“…Jesus told his disciples a parable to show them that they should always pray and not give up. (Luke 18:1 NIV)

Always pray.  Never give up.  Always pray.  Never give up.  Do you have that clear in your mind?

Jesus illustrated that point by way of contrast.  Rather than selecting a character for this story who represents God, He chooses one who is unlike our Heavenly Father.  The judge in this parable is described as “unrighteous.”  We are told that he did not fear God, and, unlike the God of heaven, he did not care for people.  But, even this judge, out of frustration rather than compassion, responded to the plea of the persistent widow.

Meanwhile, we as followers of Christ have a righteous, compassionate Father who cares for the needs of His children.  Even though His response is not always obvious and immediate, He does “give justice to His elect who cry to Him day and night” (v. 7).  Unlike those around us, who, at times, are unavailable, fail us, ignore us, or just don’t pick up on our clear signals, He is, thankfully, available and attentive to our needs.  It doesn’t matter the time of day; He is always there.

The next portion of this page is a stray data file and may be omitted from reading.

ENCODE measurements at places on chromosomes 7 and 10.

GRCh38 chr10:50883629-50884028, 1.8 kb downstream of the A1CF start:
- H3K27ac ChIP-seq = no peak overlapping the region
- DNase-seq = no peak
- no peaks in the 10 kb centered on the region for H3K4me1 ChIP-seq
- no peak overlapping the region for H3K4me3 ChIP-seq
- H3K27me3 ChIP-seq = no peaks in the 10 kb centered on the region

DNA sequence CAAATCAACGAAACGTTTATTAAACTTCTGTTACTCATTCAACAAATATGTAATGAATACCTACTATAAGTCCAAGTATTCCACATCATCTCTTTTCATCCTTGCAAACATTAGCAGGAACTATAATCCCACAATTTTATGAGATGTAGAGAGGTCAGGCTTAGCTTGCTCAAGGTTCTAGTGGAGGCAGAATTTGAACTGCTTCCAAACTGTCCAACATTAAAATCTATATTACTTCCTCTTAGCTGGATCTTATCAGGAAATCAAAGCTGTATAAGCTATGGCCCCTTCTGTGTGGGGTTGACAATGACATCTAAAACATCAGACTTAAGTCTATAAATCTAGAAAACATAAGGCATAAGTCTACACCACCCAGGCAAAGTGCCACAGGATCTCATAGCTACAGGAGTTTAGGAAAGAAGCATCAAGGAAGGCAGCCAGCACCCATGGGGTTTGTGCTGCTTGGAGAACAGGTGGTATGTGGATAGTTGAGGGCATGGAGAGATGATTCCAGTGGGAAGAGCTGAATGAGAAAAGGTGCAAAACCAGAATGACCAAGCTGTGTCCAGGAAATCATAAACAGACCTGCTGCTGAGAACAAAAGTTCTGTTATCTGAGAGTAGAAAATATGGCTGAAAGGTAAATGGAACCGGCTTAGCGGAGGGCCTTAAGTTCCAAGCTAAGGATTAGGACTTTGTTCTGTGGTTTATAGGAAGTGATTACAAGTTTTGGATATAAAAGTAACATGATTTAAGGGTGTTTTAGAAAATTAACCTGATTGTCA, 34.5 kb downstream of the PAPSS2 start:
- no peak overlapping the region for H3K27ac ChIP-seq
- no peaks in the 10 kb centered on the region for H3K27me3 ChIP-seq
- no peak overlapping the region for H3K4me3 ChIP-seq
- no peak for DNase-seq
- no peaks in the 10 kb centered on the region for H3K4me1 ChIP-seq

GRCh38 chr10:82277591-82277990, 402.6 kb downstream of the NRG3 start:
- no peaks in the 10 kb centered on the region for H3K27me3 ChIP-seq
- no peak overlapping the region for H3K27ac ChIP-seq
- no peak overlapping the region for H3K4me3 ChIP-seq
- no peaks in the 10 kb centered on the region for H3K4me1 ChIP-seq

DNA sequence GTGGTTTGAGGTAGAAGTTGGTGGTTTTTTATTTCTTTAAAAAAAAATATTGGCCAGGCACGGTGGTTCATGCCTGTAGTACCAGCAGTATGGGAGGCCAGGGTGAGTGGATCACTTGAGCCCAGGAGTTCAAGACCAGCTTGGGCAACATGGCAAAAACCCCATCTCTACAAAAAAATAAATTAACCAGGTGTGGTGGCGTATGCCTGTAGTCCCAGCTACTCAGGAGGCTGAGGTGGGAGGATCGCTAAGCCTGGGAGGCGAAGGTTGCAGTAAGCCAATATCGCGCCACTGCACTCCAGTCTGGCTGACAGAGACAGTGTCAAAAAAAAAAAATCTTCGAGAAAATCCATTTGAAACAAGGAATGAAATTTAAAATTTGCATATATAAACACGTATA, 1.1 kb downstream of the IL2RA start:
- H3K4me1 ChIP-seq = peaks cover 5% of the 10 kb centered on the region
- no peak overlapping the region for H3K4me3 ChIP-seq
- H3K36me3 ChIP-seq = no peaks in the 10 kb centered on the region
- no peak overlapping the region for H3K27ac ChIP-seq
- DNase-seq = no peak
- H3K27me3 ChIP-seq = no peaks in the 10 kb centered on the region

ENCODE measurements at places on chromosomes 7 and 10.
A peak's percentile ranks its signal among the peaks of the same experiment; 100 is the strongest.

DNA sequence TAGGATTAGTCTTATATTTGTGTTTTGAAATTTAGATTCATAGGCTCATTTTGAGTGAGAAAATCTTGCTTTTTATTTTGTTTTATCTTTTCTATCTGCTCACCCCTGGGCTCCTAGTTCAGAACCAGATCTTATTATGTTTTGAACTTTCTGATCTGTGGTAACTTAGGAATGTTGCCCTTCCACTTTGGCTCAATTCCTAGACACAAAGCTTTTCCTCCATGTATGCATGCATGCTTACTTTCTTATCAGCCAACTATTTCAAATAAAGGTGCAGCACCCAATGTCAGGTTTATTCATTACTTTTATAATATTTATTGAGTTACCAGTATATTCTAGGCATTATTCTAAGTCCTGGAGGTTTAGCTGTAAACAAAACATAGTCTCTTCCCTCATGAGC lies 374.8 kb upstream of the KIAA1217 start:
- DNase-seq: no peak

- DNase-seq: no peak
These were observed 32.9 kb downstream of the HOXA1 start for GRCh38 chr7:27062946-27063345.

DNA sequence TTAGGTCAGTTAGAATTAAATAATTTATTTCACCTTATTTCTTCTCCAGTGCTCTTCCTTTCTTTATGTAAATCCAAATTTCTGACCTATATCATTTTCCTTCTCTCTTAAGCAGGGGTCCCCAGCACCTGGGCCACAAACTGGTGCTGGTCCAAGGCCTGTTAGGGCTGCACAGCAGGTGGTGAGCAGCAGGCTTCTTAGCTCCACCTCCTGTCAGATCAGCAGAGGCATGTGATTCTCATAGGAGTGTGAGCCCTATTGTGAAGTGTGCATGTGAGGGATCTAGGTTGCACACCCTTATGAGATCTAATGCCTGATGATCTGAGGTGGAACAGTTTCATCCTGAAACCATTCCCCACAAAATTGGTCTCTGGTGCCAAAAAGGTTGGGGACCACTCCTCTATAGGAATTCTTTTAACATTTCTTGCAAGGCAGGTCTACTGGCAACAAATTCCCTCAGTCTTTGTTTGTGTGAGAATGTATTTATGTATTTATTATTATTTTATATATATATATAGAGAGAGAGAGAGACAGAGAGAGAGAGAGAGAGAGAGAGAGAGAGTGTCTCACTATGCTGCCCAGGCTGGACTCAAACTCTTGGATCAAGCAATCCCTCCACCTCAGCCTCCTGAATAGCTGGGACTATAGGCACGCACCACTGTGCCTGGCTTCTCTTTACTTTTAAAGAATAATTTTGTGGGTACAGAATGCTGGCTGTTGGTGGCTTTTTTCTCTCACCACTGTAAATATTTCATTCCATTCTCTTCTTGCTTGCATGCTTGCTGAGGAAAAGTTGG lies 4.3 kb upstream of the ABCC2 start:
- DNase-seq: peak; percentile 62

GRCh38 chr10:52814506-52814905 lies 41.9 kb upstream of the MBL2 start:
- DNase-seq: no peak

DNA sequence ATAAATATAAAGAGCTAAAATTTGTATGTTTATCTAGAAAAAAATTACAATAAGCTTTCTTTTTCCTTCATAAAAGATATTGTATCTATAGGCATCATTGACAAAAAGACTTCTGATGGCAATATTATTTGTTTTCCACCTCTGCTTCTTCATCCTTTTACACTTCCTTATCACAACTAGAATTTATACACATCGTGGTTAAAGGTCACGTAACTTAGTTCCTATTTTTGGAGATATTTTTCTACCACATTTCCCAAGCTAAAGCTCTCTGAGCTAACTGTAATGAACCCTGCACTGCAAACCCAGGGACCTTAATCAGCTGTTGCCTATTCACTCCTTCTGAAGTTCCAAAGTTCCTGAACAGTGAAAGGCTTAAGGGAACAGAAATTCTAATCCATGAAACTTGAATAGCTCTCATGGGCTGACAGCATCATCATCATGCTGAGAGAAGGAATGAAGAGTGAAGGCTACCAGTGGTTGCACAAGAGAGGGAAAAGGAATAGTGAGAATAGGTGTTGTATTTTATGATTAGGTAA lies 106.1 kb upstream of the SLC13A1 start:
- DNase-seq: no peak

That realization draws us back to the point.  Because He is always there and always cares, we need to:  Always pray.  Never give up.  Always pray.  Never give up.

Is there a situation that is burdening you now?  Have you tried to take it to all the right people, but have discovered them to be unavailable or disinterested?  Take it now to the One who is always there and always cares…and keep bringing it to Him.

sbk

June 13: Selective Availability?

Read 1 Corinthians 12:1-30

There is a very practical side to “availability” that can drive you crazy and run you ragged.  If you haven’t already noticed, there can be, at any point in time, more “need” than there is enough of you.  If you make yourself available to every person, every request, and every opportunity that comes your way, it just won’t work.  “Yes” and “No” are the required answers for any and every one of those.  But how do you sort through them?  For which ones should you be available?

I am making no claim of having all the answers to this.  Nor am I claiming to always do this right.  But here are two quick principles I am learning:

  1. My role influences my response.  If I begin to sort through the roles I play, I discover that I am a husband, a father, a pastor, an employee, a supervisor, and a citizen.  I cannot ignore any of those.  The other day, Celeste and I were at a public event, where we saw a child venturing into a potentially harmful area while the mother watched from the side.  As Celeste and I observed, I heard Celeste saying under her breath, “Be a ‘mommy!’  Be a ‘mommy!’”  You see, there are people we need to be available to, responsibilities we need to assume, simply because of the role we play.